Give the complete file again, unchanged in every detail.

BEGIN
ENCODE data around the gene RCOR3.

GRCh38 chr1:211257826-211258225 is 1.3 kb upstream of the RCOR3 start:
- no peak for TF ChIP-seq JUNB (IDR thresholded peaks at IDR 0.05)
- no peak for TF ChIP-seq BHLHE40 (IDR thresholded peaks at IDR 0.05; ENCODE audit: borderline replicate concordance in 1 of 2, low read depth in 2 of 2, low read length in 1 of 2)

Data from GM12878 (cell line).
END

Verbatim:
ENCODE data around the gene RCOR3.

GRCh38 chr1:211257826-211258225 is 1.3 kb upstream of the RCOR3 start:
- no peak for TF ChIP-seq JUNB (IDR thresholded peaks at IDR 0.05)
- no peak for TF ChIP-seq BHLHE40 (IDR thresholded peaks at IDR 0.05; ENCODE audit: borderline replicate concordance in 1 of 2, low read depth in 2 of 2, low read length in 1 of 2)

Data from GM12878 (cell line).